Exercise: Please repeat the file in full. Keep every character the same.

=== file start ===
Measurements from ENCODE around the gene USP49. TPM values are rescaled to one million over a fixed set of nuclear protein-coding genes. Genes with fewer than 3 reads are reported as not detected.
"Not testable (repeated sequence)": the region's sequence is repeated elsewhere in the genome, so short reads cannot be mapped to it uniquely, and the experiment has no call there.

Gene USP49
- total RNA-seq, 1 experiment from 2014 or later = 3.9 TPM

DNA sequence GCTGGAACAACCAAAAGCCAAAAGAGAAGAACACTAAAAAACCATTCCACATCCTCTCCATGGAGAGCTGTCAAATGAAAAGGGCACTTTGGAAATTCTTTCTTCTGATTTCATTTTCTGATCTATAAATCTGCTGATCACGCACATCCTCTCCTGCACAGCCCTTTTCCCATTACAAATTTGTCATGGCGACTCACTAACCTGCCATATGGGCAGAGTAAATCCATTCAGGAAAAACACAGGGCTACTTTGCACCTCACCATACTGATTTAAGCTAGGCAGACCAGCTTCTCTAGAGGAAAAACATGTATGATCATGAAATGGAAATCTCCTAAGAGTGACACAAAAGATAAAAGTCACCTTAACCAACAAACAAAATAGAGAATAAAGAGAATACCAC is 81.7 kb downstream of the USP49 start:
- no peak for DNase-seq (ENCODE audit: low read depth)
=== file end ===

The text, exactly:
Measurements from ENCODE around the gene USP49. TPM values are rescaled to one million over a fixed set of nuclear protein-coding genes. Genes with fewer than 3 reads are reported as not detected.
"Not testable (repeated sequence)": the region's sequence is repeated elsewhere in the genome, so short reads cannot be mapped to it uniquely, and the experiment has no call there.

Gene USP49
- total RNA-seq, 1 experiment from 2014 or later = 3.9 TPM

DNA sequence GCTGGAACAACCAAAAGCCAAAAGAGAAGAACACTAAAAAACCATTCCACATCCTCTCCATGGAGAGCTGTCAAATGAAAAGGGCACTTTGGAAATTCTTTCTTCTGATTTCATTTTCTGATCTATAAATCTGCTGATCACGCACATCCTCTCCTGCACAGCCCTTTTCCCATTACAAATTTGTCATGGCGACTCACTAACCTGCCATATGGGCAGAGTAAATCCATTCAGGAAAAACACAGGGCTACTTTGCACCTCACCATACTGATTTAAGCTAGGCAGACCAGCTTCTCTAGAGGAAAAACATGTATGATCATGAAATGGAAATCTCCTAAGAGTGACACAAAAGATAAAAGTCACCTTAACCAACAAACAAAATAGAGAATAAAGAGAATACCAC is 81.7 kb downstream of the USP49 start:
- no peak for DNase-seq (ENCODE audit: low read depth)